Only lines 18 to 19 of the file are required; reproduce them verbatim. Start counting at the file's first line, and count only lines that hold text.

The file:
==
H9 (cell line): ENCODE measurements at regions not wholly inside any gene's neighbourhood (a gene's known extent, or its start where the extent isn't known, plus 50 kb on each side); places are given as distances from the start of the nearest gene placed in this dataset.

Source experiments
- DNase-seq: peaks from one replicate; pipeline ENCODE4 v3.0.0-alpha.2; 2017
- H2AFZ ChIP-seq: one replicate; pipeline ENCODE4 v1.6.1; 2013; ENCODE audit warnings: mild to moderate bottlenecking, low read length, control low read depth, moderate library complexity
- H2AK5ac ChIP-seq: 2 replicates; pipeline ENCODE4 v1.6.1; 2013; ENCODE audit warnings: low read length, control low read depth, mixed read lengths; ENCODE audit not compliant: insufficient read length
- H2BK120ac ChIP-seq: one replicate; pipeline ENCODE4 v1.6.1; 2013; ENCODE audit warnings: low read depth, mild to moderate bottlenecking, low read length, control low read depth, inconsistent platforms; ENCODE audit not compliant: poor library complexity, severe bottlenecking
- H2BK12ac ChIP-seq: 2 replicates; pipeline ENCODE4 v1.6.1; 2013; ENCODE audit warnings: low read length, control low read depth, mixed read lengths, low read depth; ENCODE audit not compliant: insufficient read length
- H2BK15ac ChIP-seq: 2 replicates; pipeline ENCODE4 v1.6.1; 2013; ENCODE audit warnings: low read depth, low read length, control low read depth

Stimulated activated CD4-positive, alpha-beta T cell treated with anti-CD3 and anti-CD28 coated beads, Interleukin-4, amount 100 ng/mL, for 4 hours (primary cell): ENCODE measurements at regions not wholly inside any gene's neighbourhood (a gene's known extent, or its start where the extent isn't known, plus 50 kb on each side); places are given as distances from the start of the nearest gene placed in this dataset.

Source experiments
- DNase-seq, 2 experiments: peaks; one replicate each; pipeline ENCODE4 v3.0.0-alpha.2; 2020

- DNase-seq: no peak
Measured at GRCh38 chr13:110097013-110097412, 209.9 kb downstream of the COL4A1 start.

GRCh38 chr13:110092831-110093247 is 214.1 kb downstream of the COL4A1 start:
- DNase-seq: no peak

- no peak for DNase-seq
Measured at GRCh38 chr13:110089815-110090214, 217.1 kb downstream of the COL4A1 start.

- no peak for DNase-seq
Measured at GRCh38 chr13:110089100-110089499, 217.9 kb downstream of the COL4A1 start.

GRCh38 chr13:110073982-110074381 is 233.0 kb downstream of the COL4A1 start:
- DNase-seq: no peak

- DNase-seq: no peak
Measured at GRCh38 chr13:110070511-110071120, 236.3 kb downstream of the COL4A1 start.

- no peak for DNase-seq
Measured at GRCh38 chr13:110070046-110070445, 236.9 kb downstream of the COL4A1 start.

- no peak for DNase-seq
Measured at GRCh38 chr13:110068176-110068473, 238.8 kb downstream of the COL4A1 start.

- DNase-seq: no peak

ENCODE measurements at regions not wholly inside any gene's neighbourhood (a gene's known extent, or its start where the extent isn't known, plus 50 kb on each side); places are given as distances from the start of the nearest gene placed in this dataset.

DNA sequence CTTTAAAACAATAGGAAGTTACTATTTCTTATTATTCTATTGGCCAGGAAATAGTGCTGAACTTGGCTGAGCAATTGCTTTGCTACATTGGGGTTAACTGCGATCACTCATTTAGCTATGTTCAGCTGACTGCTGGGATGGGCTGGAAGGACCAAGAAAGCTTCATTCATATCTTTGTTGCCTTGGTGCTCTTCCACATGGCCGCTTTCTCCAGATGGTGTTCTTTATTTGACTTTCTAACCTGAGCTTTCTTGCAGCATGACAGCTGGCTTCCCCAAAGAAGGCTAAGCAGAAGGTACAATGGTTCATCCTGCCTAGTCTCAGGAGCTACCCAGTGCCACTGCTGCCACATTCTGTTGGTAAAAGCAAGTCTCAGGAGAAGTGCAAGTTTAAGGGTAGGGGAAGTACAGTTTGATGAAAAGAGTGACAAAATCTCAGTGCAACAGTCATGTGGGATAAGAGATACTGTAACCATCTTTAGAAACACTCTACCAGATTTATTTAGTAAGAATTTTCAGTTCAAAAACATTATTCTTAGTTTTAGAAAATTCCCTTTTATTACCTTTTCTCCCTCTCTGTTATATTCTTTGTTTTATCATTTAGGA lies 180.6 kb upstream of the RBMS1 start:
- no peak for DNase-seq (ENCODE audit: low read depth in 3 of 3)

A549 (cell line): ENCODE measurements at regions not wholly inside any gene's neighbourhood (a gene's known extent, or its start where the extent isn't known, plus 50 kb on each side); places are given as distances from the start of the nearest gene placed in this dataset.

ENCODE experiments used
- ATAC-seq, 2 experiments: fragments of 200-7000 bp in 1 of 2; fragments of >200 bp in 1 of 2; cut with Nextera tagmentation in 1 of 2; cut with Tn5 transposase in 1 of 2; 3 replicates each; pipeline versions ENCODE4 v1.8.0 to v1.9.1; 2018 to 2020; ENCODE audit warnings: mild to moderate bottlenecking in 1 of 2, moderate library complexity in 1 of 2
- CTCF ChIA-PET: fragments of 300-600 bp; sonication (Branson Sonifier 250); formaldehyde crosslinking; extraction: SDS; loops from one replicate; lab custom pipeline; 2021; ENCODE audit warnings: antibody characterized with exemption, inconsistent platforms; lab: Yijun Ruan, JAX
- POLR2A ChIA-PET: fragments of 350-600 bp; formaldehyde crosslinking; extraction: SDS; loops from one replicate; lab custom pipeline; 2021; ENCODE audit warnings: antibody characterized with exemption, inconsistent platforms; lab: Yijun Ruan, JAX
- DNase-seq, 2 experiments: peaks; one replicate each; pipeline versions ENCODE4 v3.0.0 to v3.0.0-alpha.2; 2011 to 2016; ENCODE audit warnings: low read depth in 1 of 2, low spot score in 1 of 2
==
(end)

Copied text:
- no peak for DNase-seq
Measured at GRCh38 chr13:110089100-110089499, 217.9 kb downstream of the COL4A1 start.